Coping Strategies for Early Stages of Alzheimer’s Disease

In the early stages of Alzheimer’s disease, people experience a gradual loss of memory along with a slow decline in cognitive and reasoning skills. At the outset, this can be frustrating and challenging, as forgetfulness increases and tasks that were once routine become harder to manage. But some simple coping tips and strategies can help with daily tasks and extend the opportunity to live an engaged and independent life.

Before employing any of these strategies, it is important to acknowledge that your abilities are declining and will continue to deteriorate as the disease progresses. Coping strategies can help you retain a sense of control in your day-to-day life, but they may need to be adjusted over time as needs change.

For starters, keep a notebook, smartphone or tablet with you at all times. You can use this to keep track of important information such as contact names and numbers, appointments, notes and reminders. Your notes can help you identify areas where you may need some extra help such as remembering to take medications or reminders for appointments. You can then ask a friend or family member to remind you of things you tend to forget more frequently.

Use sticky notes to write reminders for yourself. You can attach labels with people’s names on pictures of friends and family you see often. Place sticky notes or picture labels to mark drawers and cupboards so you remember where to find things. If it makes sense, you could have a loved one help you organize drawers and cupboards to simplify access to things you use the most.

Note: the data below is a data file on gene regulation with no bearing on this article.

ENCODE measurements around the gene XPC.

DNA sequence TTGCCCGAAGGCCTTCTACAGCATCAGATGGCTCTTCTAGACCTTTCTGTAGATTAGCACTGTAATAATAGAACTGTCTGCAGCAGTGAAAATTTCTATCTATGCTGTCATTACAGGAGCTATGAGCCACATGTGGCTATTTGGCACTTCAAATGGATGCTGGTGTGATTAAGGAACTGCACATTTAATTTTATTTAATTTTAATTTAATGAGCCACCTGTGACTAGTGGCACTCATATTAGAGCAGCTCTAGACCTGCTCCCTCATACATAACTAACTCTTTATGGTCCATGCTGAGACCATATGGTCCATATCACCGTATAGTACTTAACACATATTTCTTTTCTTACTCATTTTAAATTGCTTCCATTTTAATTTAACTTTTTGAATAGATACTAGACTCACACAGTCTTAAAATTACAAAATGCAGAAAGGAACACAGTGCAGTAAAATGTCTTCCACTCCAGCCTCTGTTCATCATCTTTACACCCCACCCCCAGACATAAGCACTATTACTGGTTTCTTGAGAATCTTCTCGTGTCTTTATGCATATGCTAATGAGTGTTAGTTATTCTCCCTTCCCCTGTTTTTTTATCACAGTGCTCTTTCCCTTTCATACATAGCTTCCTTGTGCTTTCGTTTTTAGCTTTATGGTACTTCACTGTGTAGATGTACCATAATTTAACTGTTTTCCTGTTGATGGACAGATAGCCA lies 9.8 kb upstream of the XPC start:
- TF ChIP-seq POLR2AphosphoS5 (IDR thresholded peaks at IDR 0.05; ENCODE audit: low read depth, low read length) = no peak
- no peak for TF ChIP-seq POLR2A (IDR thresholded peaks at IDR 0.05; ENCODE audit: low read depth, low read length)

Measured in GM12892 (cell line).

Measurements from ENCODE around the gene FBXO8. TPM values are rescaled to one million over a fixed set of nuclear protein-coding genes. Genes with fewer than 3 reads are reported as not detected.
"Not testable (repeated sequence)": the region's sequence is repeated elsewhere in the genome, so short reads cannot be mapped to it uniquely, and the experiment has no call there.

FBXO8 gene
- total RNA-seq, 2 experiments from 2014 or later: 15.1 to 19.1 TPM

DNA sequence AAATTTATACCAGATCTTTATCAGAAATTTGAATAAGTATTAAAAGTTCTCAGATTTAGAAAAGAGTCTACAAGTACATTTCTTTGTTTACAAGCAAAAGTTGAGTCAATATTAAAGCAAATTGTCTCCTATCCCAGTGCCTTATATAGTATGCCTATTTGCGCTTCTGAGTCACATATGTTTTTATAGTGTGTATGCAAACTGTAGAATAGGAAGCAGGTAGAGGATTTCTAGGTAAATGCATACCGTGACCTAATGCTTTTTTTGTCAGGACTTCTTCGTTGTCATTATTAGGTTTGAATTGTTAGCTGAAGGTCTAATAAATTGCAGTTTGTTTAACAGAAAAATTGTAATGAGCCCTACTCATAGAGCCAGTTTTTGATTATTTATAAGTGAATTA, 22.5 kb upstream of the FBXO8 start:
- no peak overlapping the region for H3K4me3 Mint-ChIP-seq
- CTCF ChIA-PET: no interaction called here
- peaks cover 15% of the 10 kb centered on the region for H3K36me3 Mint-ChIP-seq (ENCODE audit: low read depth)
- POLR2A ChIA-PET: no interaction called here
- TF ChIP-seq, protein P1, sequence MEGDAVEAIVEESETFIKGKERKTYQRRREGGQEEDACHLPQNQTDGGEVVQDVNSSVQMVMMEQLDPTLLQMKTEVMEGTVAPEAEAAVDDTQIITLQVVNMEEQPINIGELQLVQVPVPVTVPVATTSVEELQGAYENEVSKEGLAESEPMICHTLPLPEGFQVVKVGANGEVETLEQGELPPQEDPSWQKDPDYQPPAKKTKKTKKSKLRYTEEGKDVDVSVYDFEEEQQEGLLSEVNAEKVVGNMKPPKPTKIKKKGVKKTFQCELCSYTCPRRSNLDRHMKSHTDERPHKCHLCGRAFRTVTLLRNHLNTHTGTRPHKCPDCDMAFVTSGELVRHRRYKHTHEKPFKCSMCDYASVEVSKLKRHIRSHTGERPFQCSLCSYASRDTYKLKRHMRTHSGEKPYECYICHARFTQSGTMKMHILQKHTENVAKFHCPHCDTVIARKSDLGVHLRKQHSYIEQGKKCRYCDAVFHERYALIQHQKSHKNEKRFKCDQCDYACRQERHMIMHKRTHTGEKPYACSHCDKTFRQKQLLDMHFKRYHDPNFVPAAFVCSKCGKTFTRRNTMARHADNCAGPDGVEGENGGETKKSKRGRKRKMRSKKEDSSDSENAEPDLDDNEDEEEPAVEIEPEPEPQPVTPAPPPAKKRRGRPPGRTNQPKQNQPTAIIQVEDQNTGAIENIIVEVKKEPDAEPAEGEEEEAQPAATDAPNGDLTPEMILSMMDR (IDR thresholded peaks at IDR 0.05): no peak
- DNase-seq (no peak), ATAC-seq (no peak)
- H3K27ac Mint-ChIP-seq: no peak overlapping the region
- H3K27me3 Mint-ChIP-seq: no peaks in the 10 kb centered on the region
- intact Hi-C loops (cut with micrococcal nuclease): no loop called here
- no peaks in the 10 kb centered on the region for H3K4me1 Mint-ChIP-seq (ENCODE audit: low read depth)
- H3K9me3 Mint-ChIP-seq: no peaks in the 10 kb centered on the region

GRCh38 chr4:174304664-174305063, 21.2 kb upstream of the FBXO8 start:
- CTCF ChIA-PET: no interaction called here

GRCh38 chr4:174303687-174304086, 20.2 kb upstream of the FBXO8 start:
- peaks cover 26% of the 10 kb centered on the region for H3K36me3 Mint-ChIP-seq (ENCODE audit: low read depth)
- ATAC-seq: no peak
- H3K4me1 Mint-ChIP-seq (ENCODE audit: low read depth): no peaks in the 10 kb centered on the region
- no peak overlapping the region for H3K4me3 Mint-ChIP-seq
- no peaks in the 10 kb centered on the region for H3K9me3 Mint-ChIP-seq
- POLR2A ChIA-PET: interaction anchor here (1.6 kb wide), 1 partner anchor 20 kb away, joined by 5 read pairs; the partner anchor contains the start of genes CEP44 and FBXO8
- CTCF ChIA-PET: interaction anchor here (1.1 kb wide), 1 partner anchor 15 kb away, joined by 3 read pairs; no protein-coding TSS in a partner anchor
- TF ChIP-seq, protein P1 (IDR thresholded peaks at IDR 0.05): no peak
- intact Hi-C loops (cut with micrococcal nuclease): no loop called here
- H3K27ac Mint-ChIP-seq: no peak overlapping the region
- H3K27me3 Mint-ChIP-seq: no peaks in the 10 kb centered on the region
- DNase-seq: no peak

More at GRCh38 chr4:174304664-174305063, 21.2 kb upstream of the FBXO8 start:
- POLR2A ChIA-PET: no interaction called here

Write out a daily plan and maintain a regular routine as much as you can. Keep it simple and don’t set unrealistic expectations. Keeping a routine schedule can help take the guesswork out of what to do with your day. If there are weekly or monthly tasks you think you will need help with, such as paying bills, or remembering medical appointments, make sure you enlist the assistance of a friend or family member. Do schedule time for yourself to continue doing things you find easy and enjoyable.

While some individuals with Alzheimer’s might feel that asking for assistance represents neediness and loss of control, having an understanding of where both your strengths and weaknesses are and asking for help as needed will help contribute to your continued independence.

Depending on what particular challenges you may encounter as the disease progresses, you and your loved ones can develop specific strategies to help you cope. For example, one individual who feels anxious about losing a spouse in a crowded area always wears the same color shirt as the spouse when they go out in public. This way, looking at their own shirt helps with remembering what the spouse is wearing.

The Alzheimer’s Association offers a helpful list of coping tipsthat can assist with managing daily tasks in the early stages of Alzheimer’s.

In the early mild stages of the disease, you can remain active and independent. Get to know which activities feel easy for you, which activities cause stress and may need more time than you are accustomed to, and which activities require you to call upon loved ones for assistance. Using whatever strategies work for remembering important information and completing essential tasks can help you live with the early stages of Alzheimer’s disease with independence and dignity.